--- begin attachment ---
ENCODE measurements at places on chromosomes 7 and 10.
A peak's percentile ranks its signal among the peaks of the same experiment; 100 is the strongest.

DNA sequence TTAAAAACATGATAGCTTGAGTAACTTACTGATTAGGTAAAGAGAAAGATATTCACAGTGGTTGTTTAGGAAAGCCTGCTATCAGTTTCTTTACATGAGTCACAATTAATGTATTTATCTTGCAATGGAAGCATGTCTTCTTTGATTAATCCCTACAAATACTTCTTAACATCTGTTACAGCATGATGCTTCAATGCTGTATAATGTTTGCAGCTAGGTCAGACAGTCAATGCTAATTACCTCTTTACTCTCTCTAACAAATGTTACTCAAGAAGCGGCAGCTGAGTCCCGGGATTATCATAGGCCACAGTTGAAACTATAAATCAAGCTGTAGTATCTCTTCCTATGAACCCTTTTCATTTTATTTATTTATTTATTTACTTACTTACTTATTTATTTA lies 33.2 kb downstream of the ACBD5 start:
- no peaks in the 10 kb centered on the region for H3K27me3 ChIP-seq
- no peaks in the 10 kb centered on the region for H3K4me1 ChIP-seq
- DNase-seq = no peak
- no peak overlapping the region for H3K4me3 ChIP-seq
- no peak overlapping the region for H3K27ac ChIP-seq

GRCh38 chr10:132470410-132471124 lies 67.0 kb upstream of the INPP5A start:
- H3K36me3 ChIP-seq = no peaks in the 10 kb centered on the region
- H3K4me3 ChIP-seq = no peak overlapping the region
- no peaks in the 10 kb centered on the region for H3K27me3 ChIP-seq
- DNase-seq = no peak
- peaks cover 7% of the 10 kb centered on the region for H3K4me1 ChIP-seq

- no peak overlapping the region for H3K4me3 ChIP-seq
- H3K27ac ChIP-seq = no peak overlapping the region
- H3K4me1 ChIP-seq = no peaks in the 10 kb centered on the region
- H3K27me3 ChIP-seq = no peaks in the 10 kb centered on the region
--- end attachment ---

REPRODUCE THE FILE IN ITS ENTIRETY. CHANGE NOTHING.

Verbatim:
ENCODE measurements at places on chromosomes 7 and 10.
A peak's percentile ranks its signal among the peaks of the same experiment; 100 is the strongest.

DNA sequence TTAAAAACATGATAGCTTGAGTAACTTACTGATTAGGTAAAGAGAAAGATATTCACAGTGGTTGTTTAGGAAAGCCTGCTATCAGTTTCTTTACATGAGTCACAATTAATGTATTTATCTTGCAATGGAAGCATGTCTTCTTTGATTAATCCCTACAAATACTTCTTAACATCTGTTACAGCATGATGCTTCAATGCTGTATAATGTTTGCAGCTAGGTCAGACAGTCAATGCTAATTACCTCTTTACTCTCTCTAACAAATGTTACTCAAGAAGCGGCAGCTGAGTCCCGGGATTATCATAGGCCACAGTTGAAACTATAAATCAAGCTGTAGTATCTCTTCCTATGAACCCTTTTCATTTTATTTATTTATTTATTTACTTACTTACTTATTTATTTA lies 33.2 kb downstream of the ACBD5 start:
- no peaks in the 10 kb centered on the region for H3K27me3 ChIP-seq
- no peaks in the 10 kb centered on the region for H3K4me1 ChIP-seq
- DNase-seq = no peak
- no peak overlapping the region for H3K4me3 ChIP-seq
- no peak overlapping the region for H3K27ac ChIP-seq

GRCh38 chr10:132470410-132471124 lies 67.0 kb upstream of the INPP5A start:
- H3K36me3 ChIP-seq = no peaks in the 10 kb centered on the region
- H3K4me3 ChIP-seq = no peak overlapping the region
- no peaks in the 10 kb centered on the region for H3K27me3 ChIP-seq
- DNase-seq = no peak
- peaks cover 7% of the 10 kb centered on the region for H3K4me1 ChIP-seq

- no peak overlapping the region for H3K4me3 ChIP-seq
- H3K27ac ChIP-seq = no peak overlapping the region
- H3K4me1 ChIP-seq = no peaks in the 10 kb centered on the region
- H3K27me3 ChIP-seq = no peaks in the 10 kb centered on the region